SUMMARY / RELATED TOPICS

Tire

A tire or tyre is a ring-shaped component that surrounds a wheel's rim to transfer a vehicle's load from the axle through the wheel to the ground and to provide traction on the surface traveled over. Most tires, such as those for automobiles and bicycles, are pneumatically inflated structures, which provide a flexible cushion that absorbs shock as the tire rolls over rough features on the surface. Tires provide a footprint, designed to match the weight of the vehicle with the bearing strength of the surface that it rolls over by providing a bearing pressure that will not deform the surface excessively; the materials of modern pneumatic tires are synthetic rubber, natural rubber and wire, along with carbon black and other chemical compounds. They consist of a body; the tread provides traction. Before rubber was developed, the first versions of tires were bands of metal fitted around wooden wheels to prevent wear and tear. Early rubber tires were solid. Pneumatic tires are used on many types of vehicles, including cars, motorcycles, trucks, heavy equipment, aircraft.

Metal tires are still used on locomotives and railcars, solid rubber tires are still used in various non-automotive applications, such as some casters, carts and wheelbarrows. The word tire is a short form of attire, from the idea; the spelling tyre does not appear until the 1840s when the English began shrink fitting railway car wheels with malleable iron. Traditional publishers continued using tire; the Times newspaper in Britain was still using tire as late as 1905. The spelling tyre began to be used in the 19th century for pneumatic tires in the UK; the 1911 edition of the Encyclopædia Britannica states that "he spelling'tyre' is not now accepted by the best English authorities, is unrecognized in the US", while Fowler's Modern English Usage of 1926 says that "there is nothing to be said for'tyre', etymologically wrong, as well as needlessly divergent from our own older & the present American usage". However, over the course of the 20th century, tyre became established as the standard British spelling.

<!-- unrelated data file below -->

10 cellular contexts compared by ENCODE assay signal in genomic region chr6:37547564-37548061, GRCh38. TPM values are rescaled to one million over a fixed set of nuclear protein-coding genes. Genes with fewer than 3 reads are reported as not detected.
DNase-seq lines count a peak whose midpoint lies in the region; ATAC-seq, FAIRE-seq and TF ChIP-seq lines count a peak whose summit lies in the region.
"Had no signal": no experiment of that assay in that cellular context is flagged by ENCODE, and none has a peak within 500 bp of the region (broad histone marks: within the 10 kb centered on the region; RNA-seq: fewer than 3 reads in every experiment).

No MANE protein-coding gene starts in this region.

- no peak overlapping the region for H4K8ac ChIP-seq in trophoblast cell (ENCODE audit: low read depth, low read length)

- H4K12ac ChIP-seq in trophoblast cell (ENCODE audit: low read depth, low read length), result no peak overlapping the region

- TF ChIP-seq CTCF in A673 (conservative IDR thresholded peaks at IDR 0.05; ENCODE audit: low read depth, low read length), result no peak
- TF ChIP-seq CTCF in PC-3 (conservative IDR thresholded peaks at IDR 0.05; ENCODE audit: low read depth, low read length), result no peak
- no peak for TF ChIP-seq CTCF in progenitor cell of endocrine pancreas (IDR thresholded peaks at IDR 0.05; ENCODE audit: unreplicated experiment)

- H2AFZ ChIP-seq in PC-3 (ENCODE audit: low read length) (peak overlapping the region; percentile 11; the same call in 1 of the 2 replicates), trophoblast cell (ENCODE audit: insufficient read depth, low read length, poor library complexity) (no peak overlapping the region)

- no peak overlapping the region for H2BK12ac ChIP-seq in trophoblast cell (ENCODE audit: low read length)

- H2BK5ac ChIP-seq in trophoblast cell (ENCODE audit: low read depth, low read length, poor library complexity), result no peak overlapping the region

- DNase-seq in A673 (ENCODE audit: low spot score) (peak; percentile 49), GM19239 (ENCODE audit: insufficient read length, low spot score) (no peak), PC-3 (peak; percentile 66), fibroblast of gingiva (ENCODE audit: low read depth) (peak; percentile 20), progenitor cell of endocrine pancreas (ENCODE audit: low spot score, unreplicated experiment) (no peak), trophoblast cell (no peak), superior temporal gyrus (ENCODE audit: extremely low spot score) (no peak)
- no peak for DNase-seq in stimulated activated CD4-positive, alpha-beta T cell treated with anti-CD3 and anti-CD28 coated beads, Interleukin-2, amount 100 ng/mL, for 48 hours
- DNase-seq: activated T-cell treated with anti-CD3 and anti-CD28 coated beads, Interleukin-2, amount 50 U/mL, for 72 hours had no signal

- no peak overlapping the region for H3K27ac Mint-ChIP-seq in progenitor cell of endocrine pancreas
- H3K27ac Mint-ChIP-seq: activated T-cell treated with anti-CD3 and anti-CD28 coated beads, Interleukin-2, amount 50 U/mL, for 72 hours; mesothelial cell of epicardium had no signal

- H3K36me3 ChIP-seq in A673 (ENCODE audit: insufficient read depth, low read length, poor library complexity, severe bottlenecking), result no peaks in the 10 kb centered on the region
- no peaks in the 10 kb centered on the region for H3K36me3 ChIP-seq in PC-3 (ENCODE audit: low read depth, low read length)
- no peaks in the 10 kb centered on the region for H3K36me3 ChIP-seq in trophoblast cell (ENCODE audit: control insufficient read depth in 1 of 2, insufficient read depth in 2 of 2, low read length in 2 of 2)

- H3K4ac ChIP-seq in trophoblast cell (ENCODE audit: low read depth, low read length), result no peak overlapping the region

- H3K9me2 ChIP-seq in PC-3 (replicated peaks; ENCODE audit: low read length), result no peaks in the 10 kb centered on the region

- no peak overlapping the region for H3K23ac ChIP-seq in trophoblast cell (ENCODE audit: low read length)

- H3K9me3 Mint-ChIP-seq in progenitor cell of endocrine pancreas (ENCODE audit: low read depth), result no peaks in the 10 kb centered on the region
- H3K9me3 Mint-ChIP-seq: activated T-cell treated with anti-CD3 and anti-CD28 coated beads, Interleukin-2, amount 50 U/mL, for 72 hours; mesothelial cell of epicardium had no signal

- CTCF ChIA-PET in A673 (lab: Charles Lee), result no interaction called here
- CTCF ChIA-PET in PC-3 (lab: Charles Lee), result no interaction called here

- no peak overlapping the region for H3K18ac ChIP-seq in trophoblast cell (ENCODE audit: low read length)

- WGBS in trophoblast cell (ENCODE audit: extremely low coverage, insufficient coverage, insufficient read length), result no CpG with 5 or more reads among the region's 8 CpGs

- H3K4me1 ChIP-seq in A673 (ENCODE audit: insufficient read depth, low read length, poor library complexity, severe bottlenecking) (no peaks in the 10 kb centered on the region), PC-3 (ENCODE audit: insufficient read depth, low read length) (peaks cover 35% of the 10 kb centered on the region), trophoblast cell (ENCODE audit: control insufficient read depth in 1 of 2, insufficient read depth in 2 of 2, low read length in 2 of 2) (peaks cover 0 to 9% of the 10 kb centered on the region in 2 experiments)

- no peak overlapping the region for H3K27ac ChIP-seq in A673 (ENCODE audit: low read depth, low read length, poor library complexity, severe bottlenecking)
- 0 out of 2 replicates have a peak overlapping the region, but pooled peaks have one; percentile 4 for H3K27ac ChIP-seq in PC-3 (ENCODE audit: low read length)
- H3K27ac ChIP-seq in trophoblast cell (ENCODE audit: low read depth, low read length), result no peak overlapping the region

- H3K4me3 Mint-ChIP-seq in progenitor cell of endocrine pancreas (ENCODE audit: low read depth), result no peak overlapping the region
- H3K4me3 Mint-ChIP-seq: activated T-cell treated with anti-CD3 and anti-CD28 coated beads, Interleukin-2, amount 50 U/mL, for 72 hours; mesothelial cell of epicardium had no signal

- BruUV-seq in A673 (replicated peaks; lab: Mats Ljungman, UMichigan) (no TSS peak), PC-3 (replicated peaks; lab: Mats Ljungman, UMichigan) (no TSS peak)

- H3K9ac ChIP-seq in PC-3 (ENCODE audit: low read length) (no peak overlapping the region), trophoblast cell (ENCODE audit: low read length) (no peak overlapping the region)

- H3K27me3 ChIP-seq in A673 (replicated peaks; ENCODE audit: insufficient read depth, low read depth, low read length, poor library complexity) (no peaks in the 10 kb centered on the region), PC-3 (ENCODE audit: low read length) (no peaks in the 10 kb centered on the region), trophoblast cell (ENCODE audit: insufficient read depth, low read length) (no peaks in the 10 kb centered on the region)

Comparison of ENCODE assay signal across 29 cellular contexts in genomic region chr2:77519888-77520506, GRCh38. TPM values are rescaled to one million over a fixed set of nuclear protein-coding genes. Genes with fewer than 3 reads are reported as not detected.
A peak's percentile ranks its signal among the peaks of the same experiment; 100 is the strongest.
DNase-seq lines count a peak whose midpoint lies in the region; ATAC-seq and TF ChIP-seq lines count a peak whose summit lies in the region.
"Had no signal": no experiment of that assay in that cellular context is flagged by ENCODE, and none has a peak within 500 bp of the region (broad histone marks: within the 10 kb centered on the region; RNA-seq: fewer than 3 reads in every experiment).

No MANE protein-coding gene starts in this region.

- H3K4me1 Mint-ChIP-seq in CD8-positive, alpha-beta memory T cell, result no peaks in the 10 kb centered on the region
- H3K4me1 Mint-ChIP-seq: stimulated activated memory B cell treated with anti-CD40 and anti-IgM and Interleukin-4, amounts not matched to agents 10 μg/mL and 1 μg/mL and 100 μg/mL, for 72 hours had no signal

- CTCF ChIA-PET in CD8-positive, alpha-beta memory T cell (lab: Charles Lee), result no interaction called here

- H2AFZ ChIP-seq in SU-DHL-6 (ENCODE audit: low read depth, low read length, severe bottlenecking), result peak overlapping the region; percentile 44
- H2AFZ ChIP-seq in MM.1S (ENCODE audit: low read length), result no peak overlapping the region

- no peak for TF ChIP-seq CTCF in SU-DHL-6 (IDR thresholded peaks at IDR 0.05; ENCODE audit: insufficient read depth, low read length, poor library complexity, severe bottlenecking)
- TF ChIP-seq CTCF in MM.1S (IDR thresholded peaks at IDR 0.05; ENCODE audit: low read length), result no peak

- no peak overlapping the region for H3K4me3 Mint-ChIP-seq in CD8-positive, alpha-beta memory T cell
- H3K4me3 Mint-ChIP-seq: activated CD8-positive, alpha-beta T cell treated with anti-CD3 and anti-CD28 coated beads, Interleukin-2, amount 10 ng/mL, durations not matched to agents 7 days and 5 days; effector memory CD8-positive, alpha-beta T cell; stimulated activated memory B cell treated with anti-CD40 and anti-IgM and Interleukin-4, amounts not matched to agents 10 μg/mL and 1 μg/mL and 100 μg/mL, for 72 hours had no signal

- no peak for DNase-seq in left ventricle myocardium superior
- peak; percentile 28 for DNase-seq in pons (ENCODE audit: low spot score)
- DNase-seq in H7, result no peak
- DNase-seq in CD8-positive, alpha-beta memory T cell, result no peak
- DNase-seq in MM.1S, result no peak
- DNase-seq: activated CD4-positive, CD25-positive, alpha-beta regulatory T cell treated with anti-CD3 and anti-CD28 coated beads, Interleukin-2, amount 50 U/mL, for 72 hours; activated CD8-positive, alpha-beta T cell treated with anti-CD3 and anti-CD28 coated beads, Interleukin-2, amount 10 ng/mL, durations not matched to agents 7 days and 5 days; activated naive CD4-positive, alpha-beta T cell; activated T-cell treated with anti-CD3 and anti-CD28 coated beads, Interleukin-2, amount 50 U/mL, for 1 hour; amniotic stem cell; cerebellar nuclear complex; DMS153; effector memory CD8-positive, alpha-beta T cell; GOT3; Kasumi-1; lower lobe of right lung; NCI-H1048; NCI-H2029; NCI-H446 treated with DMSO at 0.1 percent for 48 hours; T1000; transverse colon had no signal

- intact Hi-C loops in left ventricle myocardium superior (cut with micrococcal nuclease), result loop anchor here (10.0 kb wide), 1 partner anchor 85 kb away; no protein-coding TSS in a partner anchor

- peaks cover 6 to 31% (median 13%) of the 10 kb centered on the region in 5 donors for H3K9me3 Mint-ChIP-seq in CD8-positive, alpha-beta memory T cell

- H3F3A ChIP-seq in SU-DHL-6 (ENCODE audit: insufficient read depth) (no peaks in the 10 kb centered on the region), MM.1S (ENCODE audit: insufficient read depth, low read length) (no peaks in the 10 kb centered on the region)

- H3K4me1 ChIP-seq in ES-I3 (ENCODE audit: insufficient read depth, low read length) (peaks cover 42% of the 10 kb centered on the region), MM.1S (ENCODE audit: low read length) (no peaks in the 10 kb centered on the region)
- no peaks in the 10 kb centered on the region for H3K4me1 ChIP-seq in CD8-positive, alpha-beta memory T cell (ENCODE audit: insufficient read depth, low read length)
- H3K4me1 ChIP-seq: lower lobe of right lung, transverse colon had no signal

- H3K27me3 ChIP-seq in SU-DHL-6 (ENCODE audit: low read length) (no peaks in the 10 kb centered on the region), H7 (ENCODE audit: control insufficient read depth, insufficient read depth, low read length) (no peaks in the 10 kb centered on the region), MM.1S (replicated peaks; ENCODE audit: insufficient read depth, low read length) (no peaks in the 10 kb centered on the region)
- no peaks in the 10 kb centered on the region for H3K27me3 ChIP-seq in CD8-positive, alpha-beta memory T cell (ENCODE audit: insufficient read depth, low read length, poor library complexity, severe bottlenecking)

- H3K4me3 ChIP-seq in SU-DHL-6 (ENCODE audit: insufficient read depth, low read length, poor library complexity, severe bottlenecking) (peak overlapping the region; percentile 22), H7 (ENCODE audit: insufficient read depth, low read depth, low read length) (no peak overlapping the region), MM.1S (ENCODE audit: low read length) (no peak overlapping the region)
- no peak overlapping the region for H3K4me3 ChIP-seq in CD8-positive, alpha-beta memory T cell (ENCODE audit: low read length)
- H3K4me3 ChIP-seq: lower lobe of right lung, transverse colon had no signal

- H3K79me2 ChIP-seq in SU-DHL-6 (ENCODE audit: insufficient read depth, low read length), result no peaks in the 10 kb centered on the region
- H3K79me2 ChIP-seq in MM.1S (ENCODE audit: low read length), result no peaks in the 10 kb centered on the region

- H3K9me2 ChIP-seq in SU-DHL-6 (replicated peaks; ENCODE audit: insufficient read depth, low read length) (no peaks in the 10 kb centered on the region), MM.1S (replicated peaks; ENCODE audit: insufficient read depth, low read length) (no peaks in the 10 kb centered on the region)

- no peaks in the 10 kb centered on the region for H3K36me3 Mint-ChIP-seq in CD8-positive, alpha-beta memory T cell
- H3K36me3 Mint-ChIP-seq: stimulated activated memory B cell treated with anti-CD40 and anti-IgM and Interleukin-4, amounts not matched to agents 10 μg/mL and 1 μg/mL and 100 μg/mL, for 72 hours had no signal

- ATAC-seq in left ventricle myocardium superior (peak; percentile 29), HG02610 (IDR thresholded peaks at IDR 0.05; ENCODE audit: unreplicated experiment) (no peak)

The earliest tires were bands of leather iron placed on wooden wheels used on carts and wagons. A skilled worker, known as a wheelwright, would cause the tire to expand by heating it in a forge fire, place it over the wheel and quench it, causing the metal to contract back to its original size so that it fit on the wheel; the first patent for what appears to be a standard pneumatic tire appeared in 1847 lodged by the Scottish inventor Robert William Thomson. However, this never went into production; the first practical pneumatic tire was made in 1888 on May Street, Belfast, by Scots-born John Boyd Dunlop, owner of one of Ireland's most prosperous veterinary practices. It was an effort to prevent the headaches of his 10-year-old son Johnnie, while riding his tricycle on rough pavements, his doctor, John Sir John Fagan, had prescribed cycling as an exercise for the boy, was a regular visitor. Fagan participated in designing the first pneumatic tires. Cyclist Willie Hume demonstrated the supremacy of Dunlop's tires in 1889, winning the tire's first-ever races in Ireland and England.

In Dunlop's tire patent specification dated 31 October 1888, his interest is only in its use in cycles and light vehicles. In September 1890, he was made aware of an earlier development but the company kept the information to itself. In 1892, Dunlop's patent was declared invalid because of prior art by forgotten fellow Scot Robert William Thomson of London, although Dunlop is credited with "realizing rubber could withstand the wear and tear of being a tire while retaining its resilience". John Boyd Dunlop and Harvey du Cros together worked through the ensuing considerable difficulties, they employed inventor Charles Kingston Welch and acquired other rights and patents which allowed them some limited protection of their Pneumatic Tyre business's position. Pneumatic Tyre would become Dunlop Tyres; the development of this technology hinged on myriad engineering advances, including the vulcanization of natural rubber using sulfur, as well as by the development of the "clincher" rim for holding the tire in place laterally on the wheel rim.